I became an Internet research bloodhound after Ralph was born, sniffing out anything related to Down Syndrome and pulmonary hypertension. I also turned into an accidental blogger, to more efficiently communicate with friends and family about Ralph's serious medical condition.

When I stumbled across an organization called Reece's Rainbow, I found to my horror that children with Down Syndrome were treated like garbage in many other countries, hidden away in remote institutions, deprived of loving human contact and necessary medical attention.

My God!! What if Ralph had been born in Eastern Europe?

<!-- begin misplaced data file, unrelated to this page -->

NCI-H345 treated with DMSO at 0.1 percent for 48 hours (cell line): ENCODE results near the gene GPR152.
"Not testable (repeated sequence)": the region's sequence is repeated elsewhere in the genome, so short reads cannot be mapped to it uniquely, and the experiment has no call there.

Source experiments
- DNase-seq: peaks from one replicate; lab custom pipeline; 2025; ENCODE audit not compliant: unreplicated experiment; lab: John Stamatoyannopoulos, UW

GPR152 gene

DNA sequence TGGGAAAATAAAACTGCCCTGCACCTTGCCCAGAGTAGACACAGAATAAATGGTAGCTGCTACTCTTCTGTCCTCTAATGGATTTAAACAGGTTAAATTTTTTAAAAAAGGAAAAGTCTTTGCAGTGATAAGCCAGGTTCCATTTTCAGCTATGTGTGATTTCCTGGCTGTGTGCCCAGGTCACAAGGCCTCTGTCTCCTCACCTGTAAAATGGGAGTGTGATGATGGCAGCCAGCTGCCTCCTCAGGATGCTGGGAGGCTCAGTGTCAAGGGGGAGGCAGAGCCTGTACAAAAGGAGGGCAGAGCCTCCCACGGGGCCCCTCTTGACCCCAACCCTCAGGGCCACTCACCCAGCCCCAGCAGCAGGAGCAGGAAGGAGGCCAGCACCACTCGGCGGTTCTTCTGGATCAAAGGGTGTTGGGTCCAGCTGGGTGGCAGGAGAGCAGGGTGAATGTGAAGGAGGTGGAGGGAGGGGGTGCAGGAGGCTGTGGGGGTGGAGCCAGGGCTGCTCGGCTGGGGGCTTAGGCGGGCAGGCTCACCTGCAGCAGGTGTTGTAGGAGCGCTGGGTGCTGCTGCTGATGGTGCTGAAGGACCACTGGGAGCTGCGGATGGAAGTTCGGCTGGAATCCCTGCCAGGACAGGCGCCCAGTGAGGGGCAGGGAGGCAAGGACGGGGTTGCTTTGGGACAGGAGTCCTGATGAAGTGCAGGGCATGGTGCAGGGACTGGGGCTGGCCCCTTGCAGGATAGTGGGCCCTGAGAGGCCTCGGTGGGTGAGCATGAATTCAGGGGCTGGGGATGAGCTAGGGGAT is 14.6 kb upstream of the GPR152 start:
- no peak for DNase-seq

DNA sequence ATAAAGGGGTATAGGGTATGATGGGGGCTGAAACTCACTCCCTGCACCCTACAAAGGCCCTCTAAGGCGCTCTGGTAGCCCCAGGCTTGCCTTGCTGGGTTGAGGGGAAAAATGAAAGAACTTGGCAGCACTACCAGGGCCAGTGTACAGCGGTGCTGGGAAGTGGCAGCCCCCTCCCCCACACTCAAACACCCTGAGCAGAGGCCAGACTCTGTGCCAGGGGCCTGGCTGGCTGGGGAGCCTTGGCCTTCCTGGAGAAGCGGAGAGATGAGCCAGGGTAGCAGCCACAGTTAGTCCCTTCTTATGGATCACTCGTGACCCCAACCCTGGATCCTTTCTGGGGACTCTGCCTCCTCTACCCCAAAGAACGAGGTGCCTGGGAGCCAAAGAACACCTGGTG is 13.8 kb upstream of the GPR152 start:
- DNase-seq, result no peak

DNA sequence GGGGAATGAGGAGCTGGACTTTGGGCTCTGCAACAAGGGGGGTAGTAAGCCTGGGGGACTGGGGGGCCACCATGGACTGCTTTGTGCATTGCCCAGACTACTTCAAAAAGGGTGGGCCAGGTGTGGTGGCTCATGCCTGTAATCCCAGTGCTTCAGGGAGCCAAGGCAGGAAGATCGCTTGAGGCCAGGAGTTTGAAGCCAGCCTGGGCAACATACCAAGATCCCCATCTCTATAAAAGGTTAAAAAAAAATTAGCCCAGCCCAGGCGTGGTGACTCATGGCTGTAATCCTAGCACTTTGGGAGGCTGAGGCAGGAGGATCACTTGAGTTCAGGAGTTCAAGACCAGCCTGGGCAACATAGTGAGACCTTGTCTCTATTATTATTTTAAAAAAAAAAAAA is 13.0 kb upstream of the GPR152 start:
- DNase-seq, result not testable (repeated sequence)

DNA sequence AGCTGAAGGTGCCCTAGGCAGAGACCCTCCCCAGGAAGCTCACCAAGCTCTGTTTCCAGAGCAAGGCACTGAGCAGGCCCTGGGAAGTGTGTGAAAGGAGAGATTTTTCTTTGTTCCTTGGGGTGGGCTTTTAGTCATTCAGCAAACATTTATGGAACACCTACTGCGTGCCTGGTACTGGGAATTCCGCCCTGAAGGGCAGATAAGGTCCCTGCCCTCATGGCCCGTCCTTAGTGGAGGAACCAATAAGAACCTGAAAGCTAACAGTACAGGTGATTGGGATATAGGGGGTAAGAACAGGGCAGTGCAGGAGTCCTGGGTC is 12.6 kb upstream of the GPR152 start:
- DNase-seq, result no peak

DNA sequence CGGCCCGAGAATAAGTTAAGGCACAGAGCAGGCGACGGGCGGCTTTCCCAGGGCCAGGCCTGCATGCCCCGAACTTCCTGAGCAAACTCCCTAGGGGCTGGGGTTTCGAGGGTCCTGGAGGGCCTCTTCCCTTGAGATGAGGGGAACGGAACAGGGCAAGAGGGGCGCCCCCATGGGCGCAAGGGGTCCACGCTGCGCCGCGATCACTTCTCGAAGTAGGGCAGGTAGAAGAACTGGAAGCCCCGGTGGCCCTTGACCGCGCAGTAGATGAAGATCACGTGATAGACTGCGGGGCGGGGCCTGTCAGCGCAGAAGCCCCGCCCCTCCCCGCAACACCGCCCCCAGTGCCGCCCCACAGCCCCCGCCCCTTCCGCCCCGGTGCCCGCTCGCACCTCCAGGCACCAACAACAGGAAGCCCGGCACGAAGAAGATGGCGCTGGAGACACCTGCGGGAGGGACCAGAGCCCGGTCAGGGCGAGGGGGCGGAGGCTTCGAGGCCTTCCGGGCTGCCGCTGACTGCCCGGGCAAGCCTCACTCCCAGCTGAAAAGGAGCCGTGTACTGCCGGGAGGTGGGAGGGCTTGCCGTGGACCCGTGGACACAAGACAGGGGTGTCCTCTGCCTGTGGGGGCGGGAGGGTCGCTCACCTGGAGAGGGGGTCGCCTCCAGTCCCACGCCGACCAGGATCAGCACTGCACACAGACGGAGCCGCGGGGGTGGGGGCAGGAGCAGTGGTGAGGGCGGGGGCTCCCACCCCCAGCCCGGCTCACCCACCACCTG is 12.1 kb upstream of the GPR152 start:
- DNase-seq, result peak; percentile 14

That thought alone drove me to advocate for children listed on the RR site. I used my blog and my credibility to raise funds for specific children and families. I even got my quilting group to donate a beautiful hand-made quilt to give away. I stayed up late at night to pray for the children one by one and read adoption blogs.

I was sure we would adopt a child with Down Syndrome when Ralph's health stabilized. And as soon as I convinced my husband that it was a great idea! We couldn't get enough of Ralphie! The convincing wasn't that difficult to do.

Two years passed. Ralph grew. He became healthier and more awesome, if that was even possible. Then darling little Ruby came along and delayed my adoption plans by another year. Finally, in January of 2010 at dinner with my husband, on my 40th birthday, the decision was made.

We would adopt a child through Reece's Rainbow.

Tuesday, July 26, 2011

Riding the Rainbow Part One